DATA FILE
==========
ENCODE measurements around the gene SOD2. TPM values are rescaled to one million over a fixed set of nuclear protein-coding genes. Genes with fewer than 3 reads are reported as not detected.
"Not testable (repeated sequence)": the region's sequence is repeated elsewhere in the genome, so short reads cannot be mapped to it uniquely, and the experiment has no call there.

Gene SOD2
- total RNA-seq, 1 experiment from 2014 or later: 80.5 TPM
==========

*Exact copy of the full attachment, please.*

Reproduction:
ENCODE measurements around the gene SOD2. TPM values are rescaled to one million over a fixed set of nuclear protein-coding genes. Genes with fewer than 3 reads are reported as not detected.
"Not testable (repeated sequence)": the region's sequence is repeated elsewhere in the genome, so short reads cannot be mapped to it uniquely, and the experiment has no call there.

Gene SOD2
- total RNA-seq, 1 experiment from 2014 or later: 80.5 TPM